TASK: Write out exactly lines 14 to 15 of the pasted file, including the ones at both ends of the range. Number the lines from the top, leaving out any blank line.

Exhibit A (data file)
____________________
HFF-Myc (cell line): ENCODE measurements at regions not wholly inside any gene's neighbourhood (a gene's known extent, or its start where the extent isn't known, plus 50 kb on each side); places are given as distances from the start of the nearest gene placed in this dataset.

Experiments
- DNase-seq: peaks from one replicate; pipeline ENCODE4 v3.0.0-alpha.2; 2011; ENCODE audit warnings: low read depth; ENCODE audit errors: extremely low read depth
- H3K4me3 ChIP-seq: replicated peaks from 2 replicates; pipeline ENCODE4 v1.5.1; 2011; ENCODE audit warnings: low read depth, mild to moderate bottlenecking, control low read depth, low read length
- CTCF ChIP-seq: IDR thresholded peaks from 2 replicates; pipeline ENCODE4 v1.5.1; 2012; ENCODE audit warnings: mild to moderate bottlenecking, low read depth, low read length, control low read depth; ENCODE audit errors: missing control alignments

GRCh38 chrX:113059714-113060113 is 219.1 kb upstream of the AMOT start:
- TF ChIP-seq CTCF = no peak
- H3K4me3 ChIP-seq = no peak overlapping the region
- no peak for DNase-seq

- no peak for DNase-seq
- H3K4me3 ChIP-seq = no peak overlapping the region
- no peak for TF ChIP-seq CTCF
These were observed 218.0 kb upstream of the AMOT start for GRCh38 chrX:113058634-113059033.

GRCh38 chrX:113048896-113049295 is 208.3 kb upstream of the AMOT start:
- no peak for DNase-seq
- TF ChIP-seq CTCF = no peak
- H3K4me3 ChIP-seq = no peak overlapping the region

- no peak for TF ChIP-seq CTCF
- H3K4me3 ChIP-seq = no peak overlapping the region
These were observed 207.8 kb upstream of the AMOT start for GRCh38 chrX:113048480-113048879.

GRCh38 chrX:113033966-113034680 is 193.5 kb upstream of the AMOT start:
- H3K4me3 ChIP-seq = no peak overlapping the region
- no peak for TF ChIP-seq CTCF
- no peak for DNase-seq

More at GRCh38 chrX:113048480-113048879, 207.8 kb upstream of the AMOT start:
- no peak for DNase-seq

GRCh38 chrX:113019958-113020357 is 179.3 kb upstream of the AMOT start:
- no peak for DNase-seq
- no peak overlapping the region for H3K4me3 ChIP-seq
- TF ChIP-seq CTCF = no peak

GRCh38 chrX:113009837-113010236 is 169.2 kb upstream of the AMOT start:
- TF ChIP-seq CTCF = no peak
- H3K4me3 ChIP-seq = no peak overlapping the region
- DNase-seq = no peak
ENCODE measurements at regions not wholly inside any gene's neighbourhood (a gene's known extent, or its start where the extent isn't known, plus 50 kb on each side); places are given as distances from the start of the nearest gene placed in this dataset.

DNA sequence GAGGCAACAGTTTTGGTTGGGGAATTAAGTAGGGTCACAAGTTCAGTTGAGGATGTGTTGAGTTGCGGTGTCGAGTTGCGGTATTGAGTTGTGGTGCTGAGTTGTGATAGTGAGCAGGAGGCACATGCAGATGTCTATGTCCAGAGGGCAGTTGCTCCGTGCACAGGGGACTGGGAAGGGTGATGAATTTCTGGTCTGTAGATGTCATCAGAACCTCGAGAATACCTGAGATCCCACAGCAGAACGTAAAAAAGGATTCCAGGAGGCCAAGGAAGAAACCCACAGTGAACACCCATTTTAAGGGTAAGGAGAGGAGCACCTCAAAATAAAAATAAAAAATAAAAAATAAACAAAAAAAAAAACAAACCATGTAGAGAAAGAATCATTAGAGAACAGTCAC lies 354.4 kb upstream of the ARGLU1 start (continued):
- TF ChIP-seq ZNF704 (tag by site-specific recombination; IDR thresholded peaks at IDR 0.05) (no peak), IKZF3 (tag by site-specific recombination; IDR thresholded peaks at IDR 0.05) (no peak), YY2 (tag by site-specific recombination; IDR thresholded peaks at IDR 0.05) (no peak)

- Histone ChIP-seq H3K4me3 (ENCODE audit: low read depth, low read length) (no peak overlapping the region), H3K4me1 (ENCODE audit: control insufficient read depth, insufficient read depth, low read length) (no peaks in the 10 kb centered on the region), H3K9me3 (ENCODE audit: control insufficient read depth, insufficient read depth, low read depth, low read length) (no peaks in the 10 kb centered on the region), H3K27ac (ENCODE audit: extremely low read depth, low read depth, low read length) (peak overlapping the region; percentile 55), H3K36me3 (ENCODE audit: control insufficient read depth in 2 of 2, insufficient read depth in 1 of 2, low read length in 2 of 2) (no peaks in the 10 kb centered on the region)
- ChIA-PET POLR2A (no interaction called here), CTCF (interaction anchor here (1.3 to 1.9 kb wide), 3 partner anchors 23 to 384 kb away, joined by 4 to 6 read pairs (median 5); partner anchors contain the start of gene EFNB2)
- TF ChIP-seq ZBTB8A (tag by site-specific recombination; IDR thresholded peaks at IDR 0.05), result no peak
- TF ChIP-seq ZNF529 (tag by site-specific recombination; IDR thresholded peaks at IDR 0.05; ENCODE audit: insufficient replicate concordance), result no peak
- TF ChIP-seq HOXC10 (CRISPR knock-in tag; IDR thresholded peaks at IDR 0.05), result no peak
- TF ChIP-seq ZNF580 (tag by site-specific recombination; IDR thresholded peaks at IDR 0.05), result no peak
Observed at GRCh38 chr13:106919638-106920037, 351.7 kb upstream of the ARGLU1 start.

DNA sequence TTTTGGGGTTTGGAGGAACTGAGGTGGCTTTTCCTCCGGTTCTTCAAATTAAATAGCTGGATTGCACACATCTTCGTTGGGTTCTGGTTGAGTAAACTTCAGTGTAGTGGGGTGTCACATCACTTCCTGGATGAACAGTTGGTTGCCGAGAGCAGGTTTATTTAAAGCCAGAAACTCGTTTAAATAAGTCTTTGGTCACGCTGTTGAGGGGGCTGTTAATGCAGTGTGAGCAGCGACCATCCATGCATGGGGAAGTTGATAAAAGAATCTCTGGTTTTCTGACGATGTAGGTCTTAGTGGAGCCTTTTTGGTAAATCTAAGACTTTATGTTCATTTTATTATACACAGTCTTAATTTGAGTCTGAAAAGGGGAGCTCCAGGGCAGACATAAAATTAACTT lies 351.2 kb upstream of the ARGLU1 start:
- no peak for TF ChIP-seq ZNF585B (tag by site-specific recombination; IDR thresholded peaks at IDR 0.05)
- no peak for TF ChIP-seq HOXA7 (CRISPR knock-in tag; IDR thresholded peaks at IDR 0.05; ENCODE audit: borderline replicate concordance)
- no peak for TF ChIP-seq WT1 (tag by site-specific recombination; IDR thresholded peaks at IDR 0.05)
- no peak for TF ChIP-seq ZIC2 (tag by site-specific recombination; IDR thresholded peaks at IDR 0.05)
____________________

GRCh38 chrX:113048896-113049295 is 208.3 kb upstream of the AMOT start:
- no peak for DNase-seq